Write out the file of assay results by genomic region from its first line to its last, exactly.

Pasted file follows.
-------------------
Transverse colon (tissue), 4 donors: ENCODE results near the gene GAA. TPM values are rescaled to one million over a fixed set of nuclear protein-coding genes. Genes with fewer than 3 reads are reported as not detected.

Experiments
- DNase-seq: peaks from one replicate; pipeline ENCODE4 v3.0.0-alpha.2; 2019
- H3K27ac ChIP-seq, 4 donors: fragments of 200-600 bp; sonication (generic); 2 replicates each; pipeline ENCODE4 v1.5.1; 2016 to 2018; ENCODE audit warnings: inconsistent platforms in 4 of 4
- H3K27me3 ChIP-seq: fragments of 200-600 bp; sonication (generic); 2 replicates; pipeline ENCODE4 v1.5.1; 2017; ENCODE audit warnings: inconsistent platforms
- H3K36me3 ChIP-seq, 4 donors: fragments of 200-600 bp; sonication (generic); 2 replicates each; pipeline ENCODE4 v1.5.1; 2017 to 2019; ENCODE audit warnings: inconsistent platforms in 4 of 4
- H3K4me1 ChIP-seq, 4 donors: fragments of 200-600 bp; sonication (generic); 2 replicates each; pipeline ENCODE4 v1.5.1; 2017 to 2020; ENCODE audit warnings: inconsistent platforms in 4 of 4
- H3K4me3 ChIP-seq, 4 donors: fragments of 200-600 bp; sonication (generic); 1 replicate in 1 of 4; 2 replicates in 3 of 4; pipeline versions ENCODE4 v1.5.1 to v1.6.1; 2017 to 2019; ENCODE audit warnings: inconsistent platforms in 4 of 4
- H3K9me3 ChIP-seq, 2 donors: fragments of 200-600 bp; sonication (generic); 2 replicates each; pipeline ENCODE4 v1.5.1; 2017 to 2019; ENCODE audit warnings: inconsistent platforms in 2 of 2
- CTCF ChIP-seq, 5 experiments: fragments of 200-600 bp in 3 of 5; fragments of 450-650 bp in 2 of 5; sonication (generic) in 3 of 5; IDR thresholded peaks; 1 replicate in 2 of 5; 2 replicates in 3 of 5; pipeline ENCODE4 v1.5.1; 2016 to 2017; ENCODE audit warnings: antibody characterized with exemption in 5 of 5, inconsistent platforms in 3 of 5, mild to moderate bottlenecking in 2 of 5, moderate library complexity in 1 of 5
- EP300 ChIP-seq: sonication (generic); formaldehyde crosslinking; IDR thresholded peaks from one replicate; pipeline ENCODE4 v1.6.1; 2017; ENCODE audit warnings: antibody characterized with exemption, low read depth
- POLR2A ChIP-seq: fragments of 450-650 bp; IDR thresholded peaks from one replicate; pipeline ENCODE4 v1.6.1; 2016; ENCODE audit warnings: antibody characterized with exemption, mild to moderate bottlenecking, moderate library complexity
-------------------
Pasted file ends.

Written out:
Transverse colon (tissue), 4 donors: ENCODE results near the gene GAA. TPM values are rescaled to one million over a fixed set of nuclear protein-coding genes. Genes with fewer than 3 reads are reported as not detected.

Experiments
- DNase-seq: peaks from one replicate; pipeline ENCODE4 v3.0.0-alpha.2; 2019
- H3K27ac ChIP-seq, 4 donors: fragments of 200-600 bp; sonication (generic); 2 replicates each; pipeline ENCODE4 v1.5.1; 2016 to 2018; ENCODE audit warnings: inconsistent platforms in 4 of 4
- H3K27me3 ChIP-seq: fragments of 200-600 bp; sonication (generic); 2 replicates; pipeline ENCODE4 v1.5.1; 2017; ENCODE audit warnings: inconsistent platforms
- H3K36me3 ChIP-seq, 4 donors: fragments of 200-600 bp; sonication (generic); 2 replicates each; pipeline ENCODE4 v1.5.1; 2017 to 2019; ENCODE audit warnings: inconsistent platforms in 4 of 4
- H3K4me1 ChIP-seq, 4 donors: fragments of 200-600 bp; sonication (generic); 2 replicates each; pipeline ENCODE4 v1.5.1; 2017 to 2020; ENCODE audit warnings: inconsistent platforms in 4 of 4
- H3K4me3 ChIP-seq, 4 donors: fragments of 200-600 bp; sonication (generic); 1 replicate in 1 of 4; 2 replicates in 3 of 4; pipeline versions ENCODE4 v1.5.1 to v1.6.1; 2017 to 2019; ENCODE audit warnings: inconsistent platforms in 4 of 4
- H3K9me3 ChIP-seq, 2 donors: fragments of 200-600 bp; sonication (generic); 2 replicates each; pipeline ENCODE4 v1.5.1; 2017 to 2019; ENCODE audit warnings: inconsistent platforms in 2 of 2
- CTCF ChIP-seq, 5 experiments: fragments of 200-600 bp in 3 of 5; fragments of 450-650 bp in 2 of 5; sonication (generic) in 3 of 5; IDR thresholded peaks; 1 replicate in 2 of 5; 2 replicates in 3 of 5; pipeline ENCODE4 v1.5.1; 2016 to 2017; ENCODE audit warnings: antibody characterized with exemption in 5 of 5, inconsistent platforms in 3 of 5, mild to moderate bottlenecking in 2 of 5, moderate library complexity in 1 of 5
- EP300 ChIP-seq: sonication (generic); formaldehyde crosslinking; IDR thresholded peaks from one replicate; pipeline ENCODE4 v1.6.1; 2017; ENCODE audit warnings: antibody characterized with exemption, low read depth
- POLR2A ChIP-seq: fragments of 450-650 bp; IDR thresholded peaks from one replicate; pipeline ENCODE4 v1.6.1; 2016; ENCODE audit warnings: antibody characterized with exemption, mild to moderate bottlenecking, moderate library complexity